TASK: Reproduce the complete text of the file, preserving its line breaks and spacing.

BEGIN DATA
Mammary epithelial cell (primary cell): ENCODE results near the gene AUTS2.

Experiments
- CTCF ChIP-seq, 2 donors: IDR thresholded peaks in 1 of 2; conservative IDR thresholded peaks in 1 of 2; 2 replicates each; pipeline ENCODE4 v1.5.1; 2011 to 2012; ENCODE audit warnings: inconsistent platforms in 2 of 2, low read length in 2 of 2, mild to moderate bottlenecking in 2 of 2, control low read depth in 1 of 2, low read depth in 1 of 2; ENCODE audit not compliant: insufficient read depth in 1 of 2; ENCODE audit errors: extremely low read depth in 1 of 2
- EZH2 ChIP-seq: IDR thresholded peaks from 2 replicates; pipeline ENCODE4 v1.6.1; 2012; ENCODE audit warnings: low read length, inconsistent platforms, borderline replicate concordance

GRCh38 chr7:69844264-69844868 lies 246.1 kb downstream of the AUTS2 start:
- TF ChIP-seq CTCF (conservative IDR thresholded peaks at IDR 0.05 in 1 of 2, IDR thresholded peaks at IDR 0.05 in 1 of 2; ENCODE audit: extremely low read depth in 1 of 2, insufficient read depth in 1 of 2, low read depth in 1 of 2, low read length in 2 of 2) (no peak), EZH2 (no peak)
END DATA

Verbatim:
Mammary epithelial cell (primary cell): ENCODE results near the gene AUTS2.

Experiments
- CTCF ChIP-seq, 2 donors: IDR thresholded peaks in 1 of 2; conservative IDR thresholded peaks in 1 of 2; 2 replicates each; pipeline ENCODE4 v1.5.1; 2011 to 2012; ENCODE audit warnings: inconsistent platforms in 2 of 2, low read length in 2 of 2, mild to moderate bottlenecking in 2 of 2, control low read depth in 1 of 2, low read depth in 1 of 2; ENCODE audit not compliant: insufficient read depth in 1 of 2; ENCODE audit errors: extremely low read depth in 1 of 2
- EZH2 ChIP-seq: IDR thresholded peaks from 2 replicates; pipeline ENCODE4 v1.6.1; 2012; ENCODE audit warnings: low read length, inconsistent platforms, borderline replicate concordance

GRCh38 chr7:69844264-69844868 lies 246.1 kb downstream of the AUTS2 start:
- TF ChIP-seq CTCF (conservative IDR thresholded peaks at IDR 0.05 in 1 of 2, IDR thresholded peaks at IDR 0.05 in 1 of 2; ENCODE audit: extremely low read depth in 1 of 2, insufficient read depth in 1 of 2, low read depth in 1 of 2, low read length in 2 of 2) (no peak), EZH2 (no peak)